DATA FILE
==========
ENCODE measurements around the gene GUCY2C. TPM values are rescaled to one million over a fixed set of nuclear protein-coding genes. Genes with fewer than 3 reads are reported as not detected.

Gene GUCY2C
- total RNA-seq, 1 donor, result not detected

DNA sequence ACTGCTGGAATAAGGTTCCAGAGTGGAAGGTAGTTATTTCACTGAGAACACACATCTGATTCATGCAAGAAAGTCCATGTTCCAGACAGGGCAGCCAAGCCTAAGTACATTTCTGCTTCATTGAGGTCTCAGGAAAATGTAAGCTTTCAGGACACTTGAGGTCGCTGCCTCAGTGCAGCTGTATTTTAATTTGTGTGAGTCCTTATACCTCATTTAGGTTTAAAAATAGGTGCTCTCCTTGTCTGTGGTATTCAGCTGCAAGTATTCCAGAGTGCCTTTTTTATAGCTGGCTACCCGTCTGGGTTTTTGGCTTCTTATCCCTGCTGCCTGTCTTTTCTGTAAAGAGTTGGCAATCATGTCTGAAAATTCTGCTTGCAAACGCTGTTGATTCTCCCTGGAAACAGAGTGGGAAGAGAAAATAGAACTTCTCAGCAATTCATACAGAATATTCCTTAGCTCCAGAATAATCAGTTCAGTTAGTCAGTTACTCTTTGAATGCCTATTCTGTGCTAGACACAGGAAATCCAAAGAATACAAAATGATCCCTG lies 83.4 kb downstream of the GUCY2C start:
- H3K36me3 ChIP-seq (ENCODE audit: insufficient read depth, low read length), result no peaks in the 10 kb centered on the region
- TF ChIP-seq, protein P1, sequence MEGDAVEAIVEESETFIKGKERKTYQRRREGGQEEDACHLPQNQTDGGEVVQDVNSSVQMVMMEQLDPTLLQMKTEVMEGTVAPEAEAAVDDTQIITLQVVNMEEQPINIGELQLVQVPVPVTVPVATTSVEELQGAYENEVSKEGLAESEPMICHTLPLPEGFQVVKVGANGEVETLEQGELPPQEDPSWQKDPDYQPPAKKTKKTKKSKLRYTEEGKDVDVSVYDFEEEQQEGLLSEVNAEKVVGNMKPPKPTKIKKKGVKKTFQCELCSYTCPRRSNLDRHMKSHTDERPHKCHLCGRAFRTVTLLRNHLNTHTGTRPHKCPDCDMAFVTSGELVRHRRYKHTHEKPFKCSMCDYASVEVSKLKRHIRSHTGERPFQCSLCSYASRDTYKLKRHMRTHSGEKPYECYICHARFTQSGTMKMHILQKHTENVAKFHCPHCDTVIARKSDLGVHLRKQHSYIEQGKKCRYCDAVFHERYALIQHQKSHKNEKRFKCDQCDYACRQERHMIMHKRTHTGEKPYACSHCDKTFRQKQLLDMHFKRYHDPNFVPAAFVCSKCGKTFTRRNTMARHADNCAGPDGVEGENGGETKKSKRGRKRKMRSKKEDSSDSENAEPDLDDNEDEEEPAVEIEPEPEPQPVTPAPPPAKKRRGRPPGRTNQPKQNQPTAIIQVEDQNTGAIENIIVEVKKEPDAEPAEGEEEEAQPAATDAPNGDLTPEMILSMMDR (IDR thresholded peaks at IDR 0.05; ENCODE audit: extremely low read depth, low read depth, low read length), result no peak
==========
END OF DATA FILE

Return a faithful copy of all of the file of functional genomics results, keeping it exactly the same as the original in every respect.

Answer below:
ENCODE measurements around the gene GUCY2C. TPM values are rescaled to one million over a fixed set of nuclear protein-coding genes. Genes with fewer than 3 reads are reported as not detected.

Gene GUCY2C
- total RNA-seq, 1 donor, result not detected

DNA sequence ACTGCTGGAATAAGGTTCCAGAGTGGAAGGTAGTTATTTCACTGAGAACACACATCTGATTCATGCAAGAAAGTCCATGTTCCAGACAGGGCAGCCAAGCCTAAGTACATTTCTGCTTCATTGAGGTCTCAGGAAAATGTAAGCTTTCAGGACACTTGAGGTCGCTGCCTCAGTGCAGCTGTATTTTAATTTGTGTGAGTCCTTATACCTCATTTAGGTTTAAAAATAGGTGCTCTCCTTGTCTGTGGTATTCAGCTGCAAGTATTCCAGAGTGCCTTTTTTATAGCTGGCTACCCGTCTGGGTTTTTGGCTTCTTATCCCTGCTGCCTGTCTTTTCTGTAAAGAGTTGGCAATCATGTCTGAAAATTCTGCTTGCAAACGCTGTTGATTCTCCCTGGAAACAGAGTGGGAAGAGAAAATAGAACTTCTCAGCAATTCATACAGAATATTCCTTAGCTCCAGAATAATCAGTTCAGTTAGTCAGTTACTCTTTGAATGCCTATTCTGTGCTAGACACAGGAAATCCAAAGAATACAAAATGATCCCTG lies 83.4 kb downstream of the GUCY2C start:
- H3K36me3 ChIP-seq (ENCODE audit: insufficient read depth, low read length), result no peaks in the 10 kb centered on the region
- TF ChIP-seq, protein P1, sequence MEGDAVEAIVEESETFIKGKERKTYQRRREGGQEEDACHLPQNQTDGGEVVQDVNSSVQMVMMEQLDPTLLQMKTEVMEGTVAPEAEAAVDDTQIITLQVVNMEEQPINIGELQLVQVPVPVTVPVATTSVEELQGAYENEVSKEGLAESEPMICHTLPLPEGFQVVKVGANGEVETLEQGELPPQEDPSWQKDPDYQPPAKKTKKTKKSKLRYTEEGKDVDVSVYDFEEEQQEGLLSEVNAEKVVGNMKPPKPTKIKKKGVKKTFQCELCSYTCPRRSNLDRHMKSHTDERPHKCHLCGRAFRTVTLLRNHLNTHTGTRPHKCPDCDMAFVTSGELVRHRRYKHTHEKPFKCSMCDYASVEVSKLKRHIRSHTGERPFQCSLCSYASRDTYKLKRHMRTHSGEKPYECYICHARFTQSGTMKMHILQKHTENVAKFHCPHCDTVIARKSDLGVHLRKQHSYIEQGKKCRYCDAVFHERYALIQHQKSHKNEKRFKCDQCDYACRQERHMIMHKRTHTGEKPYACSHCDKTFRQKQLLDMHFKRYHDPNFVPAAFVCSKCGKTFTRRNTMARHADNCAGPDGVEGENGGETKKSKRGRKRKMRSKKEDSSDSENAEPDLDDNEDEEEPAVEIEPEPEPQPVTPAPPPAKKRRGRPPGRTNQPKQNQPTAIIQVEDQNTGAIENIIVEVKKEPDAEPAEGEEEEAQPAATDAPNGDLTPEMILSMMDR (IDR thresholded peaks at IDR 0.05; ENCODE audit: extremely low read depth, low read depth, low read length), result no peak